The euro strengthened the most in one week against the dollar on speculation that Greece and its creditors will reach a deal to receive aid payments before the country runs out of money.
The common currency climbed against most of its major peers after a senior Greek government official said the nation and its creditors haven’t discussed a potential default or a missed payment to the International Monetary Fund. U.S. jobless claims increased and sales of new homes slumped, adding to evidence U.S. economic growth remains uneven and damping demand for the dollar.
“We’re having a slight relief rally” in the euro, Eimear Daly, a currency strategist at Standard Chartered Plc in London, said by phone. “Even hearing some kind of optimism is supporting the currency.”
The euro gained 0.7 percent to $1.0802 as of 11:19 a.m. in New York, reaching the biggest gain since April 16. It advanced 0.6 percent to 129.32 yen.
Talks between Greece and euro-area finance ministers will shift to Riga, Latvia, on Friday as officials attempt to persuade Greece to commit to economic reforms so that aid payments can be released.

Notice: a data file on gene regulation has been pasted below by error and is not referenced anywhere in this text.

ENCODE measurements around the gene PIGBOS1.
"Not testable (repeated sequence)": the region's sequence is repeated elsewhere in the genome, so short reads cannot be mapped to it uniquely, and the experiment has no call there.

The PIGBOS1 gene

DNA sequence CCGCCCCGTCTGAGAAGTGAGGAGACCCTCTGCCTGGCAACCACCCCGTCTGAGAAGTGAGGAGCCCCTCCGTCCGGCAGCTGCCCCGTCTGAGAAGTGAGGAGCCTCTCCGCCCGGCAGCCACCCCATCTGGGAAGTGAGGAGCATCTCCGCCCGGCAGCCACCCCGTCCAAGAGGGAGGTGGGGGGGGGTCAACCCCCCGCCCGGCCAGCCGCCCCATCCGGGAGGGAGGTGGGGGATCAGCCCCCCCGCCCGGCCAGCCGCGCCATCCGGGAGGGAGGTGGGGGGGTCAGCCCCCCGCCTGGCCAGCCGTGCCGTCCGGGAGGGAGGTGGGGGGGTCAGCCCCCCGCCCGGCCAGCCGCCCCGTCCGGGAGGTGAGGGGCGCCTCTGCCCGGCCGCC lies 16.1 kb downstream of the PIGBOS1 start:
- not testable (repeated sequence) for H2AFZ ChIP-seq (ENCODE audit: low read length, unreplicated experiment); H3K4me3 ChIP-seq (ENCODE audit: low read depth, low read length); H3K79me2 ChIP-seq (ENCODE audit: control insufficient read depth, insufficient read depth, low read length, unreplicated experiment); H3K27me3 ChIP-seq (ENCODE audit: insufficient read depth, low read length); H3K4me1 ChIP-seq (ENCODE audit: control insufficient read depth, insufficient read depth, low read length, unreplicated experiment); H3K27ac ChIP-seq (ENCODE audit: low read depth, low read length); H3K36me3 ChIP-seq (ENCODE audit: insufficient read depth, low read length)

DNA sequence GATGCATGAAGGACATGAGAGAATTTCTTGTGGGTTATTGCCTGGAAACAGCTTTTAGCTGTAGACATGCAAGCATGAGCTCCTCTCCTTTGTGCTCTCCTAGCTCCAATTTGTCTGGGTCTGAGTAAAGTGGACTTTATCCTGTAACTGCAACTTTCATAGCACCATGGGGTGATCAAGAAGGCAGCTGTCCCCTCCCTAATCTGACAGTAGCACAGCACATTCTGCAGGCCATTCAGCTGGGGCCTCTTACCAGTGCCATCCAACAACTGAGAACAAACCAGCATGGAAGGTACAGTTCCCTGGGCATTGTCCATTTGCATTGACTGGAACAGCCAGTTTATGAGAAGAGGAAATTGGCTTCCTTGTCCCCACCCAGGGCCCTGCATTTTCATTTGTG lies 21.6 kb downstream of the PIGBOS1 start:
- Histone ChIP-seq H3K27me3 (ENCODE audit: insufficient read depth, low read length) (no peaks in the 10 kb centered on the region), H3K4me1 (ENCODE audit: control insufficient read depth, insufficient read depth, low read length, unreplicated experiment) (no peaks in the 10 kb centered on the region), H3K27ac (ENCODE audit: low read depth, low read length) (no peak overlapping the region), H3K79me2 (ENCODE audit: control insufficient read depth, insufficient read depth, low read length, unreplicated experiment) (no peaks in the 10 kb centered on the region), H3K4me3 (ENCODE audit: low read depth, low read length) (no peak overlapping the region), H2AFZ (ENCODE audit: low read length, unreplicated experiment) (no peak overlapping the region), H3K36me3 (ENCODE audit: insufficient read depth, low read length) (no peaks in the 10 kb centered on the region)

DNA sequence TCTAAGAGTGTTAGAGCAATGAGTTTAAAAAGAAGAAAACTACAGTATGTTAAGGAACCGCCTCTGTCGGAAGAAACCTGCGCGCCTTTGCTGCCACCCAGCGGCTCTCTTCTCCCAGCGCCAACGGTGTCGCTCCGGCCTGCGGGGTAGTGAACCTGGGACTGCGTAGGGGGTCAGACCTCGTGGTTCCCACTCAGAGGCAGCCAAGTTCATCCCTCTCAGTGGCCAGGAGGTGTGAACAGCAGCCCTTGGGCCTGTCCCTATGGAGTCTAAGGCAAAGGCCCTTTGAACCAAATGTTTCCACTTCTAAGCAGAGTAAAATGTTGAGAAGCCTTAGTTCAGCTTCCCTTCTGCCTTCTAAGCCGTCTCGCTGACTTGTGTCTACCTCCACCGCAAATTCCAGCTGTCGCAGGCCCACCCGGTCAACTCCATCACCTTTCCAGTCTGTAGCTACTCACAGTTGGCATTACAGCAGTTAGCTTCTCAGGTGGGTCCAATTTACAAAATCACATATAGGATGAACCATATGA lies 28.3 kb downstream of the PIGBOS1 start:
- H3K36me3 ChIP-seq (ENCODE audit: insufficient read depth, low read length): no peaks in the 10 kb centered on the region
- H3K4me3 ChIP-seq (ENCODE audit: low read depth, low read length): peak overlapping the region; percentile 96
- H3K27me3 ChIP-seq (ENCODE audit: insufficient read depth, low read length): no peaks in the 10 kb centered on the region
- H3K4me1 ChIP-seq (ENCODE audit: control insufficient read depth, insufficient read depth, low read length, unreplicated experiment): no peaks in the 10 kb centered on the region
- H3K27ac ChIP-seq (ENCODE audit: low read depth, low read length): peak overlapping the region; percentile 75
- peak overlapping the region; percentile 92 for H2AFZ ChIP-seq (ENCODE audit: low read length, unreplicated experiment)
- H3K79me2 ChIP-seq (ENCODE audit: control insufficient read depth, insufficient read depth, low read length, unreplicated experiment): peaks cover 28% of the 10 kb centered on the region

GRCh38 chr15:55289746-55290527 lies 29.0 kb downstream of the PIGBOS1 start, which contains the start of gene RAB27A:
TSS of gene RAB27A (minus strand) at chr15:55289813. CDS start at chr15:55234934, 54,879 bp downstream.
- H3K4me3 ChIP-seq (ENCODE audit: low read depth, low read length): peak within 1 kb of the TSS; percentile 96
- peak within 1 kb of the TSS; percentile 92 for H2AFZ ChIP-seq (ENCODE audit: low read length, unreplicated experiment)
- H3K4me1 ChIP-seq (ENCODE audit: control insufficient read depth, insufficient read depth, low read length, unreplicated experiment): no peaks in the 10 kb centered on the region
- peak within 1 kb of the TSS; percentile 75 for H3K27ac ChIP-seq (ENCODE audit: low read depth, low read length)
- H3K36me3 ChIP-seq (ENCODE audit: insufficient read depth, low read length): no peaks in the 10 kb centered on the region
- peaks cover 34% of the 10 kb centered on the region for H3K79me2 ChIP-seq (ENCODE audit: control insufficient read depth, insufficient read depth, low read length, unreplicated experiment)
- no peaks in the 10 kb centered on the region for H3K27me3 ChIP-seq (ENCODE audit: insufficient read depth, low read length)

The euro “remains quite resilient against most Group of 10 currencies despite lingering uncertainty about Greece,” Valentin Marinov, head of G-10 foreign-exchange research at Credit Agricole SA’s corporate and investment-banking unit in London, said in a note. “Investors are willing to wait for a successful resolution with their confidence in the single currency.”
The euro pared its decline this year amid the European Central Bank’s quantitative-easing stimulus plan that started last month. The central bank pledged to buy 60 billion euros ($64 billion) of public debt each month through September 2016, to ward off deflation and bolster economic growth.
The currency has dropped 7.6 percent this year, making it the worst performer against a basket of peers tracked by Bloomberg Correlation Weighted Indexes.
Applications for U.S. unemployment benefits increased by 1,000 to 295,000 in the week ended April 18, a Labor Department report showed. The median forecast of 55 economists surveyed by Bloomberg called for 287,000.
The jobless data were “a bit disappointing,” said Camilla Sutton, head of currency strategy at Bank of Nova Scotia, by phone from Toronto. “All the stars that had aligned for a strong U.S. dollar have shifted a little bit and we have a more balanced outlook,” she said.
The dollar extended losses after Commerce Department data showed purchases of new U.S. homes slumped more than forecast in March from a seven-year high, a sign progress in the industry will be halting.